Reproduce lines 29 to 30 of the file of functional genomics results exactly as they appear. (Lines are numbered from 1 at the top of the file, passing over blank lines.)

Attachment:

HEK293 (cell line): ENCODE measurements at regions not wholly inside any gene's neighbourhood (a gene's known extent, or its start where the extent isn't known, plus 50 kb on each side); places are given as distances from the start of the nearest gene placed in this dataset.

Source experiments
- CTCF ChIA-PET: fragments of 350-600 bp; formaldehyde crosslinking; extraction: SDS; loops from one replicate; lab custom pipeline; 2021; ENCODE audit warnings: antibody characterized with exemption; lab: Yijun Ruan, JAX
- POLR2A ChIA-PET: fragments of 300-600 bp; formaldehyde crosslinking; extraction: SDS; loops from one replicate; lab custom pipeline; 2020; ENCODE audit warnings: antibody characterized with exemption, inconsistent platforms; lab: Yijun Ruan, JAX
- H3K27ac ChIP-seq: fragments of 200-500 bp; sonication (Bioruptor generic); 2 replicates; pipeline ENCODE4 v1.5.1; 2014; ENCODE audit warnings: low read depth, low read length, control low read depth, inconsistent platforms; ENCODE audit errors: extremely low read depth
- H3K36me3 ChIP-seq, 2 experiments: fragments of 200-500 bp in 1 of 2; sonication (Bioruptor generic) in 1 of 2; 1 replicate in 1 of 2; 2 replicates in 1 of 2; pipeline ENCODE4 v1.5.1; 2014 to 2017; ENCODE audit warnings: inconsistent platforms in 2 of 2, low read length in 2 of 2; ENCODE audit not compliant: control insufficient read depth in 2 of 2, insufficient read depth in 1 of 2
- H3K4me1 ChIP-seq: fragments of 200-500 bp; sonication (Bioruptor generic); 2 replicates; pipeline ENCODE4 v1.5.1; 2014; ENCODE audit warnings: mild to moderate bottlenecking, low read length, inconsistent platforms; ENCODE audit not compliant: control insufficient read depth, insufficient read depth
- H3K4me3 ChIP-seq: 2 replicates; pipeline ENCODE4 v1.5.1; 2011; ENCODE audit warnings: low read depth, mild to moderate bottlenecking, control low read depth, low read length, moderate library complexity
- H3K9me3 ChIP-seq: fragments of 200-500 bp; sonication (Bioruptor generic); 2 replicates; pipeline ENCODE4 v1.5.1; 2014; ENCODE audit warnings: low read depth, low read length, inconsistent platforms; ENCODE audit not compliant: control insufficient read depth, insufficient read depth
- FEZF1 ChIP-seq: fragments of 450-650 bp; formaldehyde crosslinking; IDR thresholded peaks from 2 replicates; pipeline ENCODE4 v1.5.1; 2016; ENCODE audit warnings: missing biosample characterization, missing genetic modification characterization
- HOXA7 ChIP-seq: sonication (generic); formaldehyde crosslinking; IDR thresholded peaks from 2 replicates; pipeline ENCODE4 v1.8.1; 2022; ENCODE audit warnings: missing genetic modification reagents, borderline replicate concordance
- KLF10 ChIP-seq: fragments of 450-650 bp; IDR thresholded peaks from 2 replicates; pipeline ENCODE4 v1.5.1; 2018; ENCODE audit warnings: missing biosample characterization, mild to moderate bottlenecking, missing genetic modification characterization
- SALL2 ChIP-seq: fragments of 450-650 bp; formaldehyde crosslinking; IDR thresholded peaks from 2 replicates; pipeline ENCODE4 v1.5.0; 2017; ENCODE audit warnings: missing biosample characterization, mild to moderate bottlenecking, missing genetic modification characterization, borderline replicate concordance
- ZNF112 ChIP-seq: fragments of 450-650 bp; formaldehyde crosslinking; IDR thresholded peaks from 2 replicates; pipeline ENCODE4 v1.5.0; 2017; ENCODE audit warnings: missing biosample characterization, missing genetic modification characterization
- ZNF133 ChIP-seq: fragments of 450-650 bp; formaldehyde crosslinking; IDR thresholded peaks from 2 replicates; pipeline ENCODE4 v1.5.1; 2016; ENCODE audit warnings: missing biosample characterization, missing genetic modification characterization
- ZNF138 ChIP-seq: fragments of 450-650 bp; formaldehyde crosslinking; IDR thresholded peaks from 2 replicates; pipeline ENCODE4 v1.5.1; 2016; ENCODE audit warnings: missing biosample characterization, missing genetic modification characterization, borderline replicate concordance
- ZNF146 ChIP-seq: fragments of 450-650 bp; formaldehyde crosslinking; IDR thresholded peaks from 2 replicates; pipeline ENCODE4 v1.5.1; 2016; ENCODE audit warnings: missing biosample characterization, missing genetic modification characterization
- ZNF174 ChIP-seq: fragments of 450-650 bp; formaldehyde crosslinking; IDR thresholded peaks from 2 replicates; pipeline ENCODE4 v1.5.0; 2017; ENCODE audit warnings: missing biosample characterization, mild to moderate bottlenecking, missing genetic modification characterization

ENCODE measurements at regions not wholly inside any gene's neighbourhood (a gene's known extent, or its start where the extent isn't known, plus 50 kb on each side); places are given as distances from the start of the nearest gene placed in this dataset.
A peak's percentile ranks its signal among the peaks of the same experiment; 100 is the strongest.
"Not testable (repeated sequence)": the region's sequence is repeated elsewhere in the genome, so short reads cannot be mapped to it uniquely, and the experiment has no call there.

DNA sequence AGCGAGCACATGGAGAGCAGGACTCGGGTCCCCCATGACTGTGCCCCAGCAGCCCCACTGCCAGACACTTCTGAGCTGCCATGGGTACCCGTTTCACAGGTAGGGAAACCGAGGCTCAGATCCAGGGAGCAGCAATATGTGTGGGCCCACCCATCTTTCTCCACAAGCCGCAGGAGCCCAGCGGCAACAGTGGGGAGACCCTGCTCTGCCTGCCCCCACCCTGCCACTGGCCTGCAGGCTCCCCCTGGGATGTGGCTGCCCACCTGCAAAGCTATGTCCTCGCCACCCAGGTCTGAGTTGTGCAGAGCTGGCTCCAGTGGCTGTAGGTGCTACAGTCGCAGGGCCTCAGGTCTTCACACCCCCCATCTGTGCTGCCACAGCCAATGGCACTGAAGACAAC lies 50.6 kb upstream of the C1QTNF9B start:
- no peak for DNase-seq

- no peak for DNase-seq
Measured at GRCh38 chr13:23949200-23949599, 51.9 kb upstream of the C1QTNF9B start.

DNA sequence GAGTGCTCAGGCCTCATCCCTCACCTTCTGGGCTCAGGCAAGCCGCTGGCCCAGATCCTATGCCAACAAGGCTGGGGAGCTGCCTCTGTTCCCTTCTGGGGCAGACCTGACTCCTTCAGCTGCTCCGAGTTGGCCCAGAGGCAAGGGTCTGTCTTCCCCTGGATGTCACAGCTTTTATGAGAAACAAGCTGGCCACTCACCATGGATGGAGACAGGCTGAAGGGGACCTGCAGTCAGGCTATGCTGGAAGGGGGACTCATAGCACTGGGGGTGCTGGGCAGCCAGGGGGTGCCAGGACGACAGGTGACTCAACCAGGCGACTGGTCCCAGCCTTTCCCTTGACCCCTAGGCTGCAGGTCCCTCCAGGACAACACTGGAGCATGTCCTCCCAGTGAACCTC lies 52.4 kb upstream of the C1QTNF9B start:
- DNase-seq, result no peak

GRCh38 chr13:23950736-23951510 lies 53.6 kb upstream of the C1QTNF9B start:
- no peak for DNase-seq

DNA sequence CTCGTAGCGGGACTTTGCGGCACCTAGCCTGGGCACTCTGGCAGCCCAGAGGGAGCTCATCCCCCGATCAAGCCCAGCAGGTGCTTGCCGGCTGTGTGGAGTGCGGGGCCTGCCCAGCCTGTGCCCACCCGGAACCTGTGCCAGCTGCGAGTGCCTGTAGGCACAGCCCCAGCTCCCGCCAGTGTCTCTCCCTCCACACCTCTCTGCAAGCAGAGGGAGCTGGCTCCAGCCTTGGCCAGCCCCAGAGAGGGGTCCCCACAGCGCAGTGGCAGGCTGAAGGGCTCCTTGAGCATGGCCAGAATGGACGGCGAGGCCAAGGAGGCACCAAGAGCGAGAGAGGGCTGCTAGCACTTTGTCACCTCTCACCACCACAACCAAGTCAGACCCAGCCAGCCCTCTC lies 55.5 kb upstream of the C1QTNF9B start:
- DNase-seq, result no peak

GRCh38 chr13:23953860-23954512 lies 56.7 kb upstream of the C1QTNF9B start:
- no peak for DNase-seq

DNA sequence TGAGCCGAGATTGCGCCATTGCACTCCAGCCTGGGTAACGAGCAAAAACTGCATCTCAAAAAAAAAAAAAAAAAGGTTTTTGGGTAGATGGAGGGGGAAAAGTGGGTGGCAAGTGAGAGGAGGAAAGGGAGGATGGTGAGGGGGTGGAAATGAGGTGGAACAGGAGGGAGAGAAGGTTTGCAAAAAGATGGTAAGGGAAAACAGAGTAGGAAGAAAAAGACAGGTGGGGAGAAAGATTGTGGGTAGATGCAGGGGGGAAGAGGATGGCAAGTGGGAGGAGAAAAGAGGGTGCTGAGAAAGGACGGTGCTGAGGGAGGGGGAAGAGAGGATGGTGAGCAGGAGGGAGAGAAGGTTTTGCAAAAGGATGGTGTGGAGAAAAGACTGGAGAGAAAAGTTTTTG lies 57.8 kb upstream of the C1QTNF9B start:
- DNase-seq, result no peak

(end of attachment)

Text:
- no peak for DNase-seq

DNA sequence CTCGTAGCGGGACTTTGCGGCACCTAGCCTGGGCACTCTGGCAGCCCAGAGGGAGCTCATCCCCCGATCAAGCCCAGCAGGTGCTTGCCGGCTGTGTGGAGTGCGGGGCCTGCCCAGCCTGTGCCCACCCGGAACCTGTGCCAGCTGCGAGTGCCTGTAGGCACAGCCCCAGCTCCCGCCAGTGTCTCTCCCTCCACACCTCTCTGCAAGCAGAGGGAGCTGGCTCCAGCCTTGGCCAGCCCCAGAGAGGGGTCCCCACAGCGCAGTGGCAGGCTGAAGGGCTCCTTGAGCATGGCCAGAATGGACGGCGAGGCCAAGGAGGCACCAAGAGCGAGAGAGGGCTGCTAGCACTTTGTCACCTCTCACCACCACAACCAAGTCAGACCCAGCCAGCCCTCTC lies 55.5 kb upstream of the C1QTNF9B start: